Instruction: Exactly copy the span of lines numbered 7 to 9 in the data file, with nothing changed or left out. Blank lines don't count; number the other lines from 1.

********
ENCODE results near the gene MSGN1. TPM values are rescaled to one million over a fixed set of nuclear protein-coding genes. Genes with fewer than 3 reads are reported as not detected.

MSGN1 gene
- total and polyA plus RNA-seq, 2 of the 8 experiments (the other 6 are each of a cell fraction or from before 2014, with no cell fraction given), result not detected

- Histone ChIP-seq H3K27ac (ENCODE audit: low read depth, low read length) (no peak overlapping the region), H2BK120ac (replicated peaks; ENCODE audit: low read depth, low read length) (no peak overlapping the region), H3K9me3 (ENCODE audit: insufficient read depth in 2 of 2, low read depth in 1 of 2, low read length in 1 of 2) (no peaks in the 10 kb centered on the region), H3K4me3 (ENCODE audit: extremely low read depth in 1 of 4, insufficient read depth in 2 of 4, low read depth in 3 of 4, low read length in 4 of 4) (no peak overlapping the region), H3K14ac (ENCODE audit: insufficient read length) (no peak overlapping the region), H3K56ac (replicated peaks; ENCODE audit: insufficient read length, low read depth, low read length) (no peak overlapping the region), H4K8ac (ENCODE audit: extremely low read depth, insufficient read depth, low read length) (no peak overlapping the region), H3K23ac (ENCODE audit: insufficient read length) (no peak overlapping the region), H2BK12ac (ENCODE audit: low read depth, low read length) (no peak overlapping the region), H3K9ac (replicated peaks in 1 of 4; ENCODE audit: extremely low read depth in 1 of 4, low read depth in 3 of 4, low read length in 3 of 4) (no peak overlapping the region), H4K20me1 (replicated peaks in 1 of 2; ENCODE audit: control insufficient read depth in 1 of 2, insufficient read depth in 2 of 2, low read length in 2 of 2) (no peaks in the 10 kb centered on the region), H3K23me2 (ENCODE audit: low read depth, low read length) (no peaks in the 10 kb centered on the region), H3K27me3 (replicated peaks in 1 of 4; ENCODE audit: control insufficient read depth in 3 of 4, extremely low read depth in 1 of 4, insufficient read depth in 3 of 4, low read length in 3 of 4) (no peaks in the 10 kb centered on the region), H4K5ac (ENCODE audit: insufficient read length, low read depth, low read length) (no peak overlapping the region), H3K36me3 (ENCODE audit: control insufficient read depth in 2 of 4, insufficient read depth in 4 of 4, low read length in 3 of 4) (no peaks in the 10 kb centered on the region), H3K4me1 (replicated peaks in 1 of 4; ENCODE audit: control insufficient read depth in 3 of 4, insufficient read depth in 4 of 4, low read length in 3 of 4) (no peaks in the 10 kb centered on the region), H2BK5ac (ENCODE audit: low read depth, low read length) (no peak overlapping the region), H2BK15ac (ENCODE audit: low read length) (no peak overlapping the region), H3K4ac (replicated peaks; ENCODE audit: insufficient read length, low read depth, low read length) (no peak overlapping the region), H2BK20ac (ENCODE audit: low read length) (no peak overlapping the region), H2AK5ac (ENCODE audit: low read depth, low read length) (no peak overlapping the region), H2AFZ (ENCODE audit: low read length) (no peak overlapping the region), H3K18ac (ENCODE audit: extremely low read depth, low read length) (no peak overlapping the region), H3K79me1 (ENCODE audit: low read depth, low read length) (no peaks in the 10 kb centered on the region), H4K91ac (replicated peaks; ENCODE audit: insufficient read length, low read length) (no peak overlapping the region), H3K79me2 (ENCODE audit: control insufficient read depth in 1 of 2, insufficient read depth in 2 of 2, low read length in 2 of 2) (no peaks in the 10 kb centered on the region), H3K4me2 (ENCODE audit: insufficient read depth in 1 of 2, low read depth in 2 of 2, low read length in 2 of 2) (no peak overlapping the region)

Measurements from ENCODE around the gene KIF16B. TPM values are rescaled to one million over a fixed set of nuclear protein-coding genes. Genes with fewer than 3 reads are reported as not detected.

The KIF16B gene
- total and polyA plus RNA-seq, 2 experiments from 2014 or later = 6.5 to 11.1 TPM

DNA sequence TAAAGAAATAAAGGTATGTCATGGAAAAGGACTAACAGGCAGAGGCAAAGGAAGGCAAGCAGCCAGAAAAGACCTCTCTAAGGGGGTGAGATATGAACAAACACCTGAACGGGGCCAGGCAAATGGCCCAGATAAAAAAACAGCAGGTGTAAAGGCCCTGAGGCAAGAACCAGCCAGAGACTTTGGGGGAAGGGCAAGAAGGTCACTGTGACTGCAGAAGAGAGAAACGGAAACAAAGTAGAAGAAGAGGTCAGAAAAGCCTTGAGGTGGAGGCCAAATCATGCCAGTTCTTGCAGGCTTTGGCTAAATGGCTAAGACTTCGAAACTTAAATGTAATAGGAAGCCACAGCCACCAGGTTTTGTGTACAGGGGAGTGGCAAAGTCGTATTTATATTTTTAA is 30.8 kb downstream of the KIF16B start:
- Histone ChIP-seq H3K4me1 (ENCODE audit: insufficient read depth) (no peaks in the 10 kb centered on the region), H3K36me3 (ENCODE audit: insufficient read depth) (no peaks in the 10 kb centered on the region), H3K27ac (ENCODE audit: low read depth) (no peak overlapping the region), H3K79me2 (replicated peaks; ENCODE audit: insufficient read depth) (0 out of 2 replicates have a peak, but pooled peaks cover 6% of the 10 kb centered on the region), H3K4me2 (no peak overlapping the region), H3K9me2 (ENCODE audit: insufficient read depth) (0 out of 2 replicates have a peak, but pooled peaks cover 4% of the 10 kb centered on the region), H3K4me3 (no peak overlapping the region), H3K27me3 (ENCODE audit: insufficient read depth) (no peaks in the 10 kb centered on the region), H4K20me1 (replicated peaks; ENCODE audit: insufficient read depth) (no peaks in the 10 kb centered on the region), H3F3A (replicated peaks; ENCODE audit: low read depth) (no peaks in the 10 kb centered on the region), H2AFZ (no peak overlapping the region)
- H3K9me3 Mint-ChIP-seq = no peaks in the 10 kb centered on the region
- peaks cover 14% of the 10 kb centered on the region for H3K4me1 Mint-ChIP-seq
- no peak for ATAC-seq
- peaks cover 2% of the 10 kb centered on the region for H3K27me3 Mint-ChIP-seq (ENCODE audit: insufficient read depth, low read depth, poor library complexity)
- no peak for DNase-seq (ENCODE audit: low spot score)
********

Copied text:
- total and polyA plus RNA-seq, 2 experiments from 2014 or later = 6.5 to 11.1 TPM

DNA sequence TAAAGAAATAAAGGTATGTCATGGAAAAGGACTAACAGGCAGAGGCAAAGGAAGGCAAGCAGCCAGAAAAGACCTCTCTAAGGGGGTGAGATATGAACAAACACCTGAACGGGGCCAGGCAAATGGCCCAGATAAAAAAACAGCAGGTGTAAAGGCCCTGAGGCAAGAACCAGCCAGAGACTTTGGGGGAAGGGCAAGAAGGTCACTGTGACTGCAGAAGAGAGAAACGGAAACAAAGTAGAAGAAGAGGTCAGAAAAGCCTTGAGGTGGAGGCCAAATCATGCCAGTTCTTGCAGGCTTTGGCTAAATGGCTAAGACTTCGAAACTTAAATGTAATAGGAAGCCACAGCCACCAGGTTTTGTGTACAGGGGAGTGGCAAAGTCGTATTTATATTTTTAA is 30.8 kb downstream of the KIF16B start:
- Histone ChIP-seq H3K4me1 (ENCODE audit: insufficient read depth) (no peaks in the 10 kb centered on the region), H3K36me3 (ENCODE audit: insufficient read depth) (no peaks in the 10 kb centered on the region), H3K27ac (ENCODE audit: low read depth) (no peak overlapping the region), H3K79me2 (replicated peaks; ENCODE audit: insufficient read depth) (0 out of 2 replicates have a peak, but pooled peaks cover 6% of the 10 kb centered on the region), H3K4me2 (no peak overlapping the region), H3K9me2 (ENCODE audit: insufficient read depth) (0 out of 2 replicates have a peak, but pooled peaks cover 4% of the 10 kb centered on the region), H3K4me3 (no peak overlapping the region), H3K27me3 (ENCODE audit: insufficient read depth) (no peaks in the 10 kb centered on the region), H4K20me1 (replicated peaks; ENCODE audit: insufficient read depth) (no peaks in the 10 kb centered on the region), H3F3A (replicated peaks; ENCODE audit: low read depth) (no peaks in the 10 kb centered on the region), H2AFZ (no peak overlapping the region)